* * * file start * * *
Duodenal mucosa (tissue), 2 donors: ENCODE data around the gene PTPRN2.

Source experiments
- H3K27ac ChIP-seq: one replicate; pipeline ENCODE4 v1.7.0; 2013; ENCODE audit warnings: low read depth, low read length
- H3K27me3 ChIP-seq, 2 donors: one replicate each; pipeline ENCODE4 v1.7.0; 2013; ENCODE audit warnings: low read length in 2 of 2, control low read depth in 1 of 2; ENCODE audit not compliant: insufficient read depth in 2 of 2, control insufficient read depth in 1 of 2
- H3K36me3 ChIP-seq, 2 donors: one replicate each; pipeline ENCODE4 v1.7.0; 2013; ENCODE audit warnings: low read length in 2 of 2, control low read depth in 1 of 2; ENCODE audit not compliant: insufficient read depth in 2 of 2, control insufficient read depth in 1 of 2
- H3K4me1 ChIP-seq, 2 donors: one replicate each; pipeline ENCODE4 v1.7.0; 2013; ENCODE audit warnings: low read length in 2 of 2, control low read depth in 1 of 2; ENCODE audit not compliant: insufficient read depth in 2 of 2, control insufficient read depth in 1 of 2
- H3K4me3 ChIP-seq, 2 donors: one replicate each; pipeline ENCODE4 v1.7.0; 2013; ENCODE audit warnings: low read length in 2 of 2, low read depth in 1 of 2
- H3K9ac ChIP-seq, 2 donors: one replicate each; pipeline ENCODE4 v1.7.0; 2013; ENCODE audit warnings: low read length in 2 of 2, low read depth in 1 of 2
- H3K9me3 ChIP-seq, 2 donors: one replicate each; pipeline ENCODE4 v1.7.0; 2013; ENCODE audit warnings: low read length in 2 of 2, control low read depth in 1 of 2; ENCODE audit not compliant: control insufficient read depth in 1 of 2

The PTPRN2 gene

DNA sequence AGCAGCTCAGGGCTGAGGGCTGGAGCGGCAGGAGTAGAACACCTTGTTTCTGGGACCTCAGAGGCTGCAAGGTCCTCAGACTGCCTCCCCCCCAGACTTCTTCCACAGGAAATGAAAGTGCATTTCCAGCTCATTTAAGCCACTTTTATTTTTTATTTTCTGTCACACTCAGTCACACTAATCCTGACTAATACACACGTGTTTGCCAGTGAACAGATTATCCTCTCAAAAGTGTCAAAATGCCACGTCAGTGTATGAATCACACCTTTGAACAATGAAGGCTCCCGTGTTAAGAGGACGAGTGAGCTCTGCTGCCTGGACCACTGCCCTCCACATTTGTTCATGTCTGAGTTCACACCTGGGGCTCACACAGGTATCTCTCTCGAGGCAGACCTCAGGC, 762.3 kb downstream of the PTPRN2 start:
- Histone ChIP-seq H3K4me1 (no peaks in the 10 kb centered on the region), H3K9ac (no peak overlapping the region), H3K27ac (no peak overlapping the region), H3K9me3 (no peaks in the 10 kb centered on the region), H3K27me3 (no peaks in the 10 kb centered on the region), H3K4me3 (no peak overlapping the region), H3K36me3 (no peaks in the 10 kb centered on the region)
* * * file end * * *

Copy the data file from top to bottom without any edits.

Duodenal mucosa (tissue), 2 donors: ENCODE data around the gene PTPRN2.

Source experiments
- H3K27ac ChIP-seq: one replicate; pipeline ENCODE4 v1.7.0; 2013; ENCODE audit warnings: low read depth, low read length
- H3K27me3 ChIP-seq, 2 donors: one replicate each; pipeline ENCODE4 v1.7.0; 2013; ENCODE audit warnings: low read length in 2 of 2, control low read depth in 1 of 2; ENCODE audit not compliant: insufficient read depth in 2 of 2, control insufficient read depth in 1 of 2
- H3K36me3 ChIP-seq, 2 donors: one replicate each; pipeline ENCODE4 v1.7.0; 2013; ENCODE audit warnings: low read length in 2 of 2, control low read depth in 1 of 2; ENCODE audit not compliant: insufficient read depth in 2 of 2, control insufficient read depth in 1 of 2
- H3K4me1 ChIP-seq, 2 donors: one replicate each; pipeline ENCODE4 v1.7.0; 2013; ENCODE audit warnings: low read length in 2 of 2, control low read depth in 1 of 2; ENCODE audit not compliant: insufficient read depth in 2 of 2, control insufficient read depth in 1 of 2
- H3K4me3 ChIP-seq, 2 donors: one replicate each; pipeline ENCODE4 v1.7.0; 2013; ENCODE audit warnings: low read length in 2 of 2, low read depth in 1 of 2
- H3K9ac ChIP-seq, 2 donors: one replicate each; pipeline ENCODE4 v1.7.0; 2013; ENCODE audit warnings: low read length in 2 of 2, low read depth in 1 of 2
- H3K9me3 ChIP-seq, 2 donors: one replicate each; pipeline ENCODE4 v1.7.0; 2013; ENCODE audit warnings: low read length in 2 of 2, control low read depth in 1 of 2; ENCODE audit not compliant: control insufficient read depth in 1 of 2

The PTPRN2 gene

DNA sequence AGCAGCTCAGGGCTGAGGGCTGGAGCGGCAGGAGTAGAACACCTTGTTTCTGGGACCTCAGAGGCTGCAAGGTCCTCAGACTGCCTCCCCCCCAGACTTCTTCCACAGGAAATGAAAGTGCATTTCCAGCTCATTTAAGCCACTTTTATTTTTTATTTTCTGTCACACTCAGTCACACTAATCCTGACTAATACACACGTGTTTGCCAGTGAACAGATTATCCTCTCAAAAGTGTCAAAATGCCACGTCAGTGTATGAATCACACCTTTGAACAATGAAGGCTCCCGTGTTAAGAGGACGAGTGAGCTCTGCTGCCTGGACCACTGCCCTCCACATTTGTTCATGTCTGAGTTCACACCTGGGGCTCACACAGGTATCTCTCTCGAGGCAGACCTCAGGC, 762.3 kb downstream of the PTPRN2 start:
- Histone ChIP-seq H3K4me1 (no peaks in the 10 kb centered on the region), H3K9ac (no peak overlapping the region), H3K27ac (no peak overlapping the region), H3K9me3 (no peaks in the 10 kb centered on the region), H3K27me3 (no peaks in the 10 kb centered on the region), H3K4me3 (no peak overlapping the region), H3K36me3 (no peaks in the 10 kb centered on the region)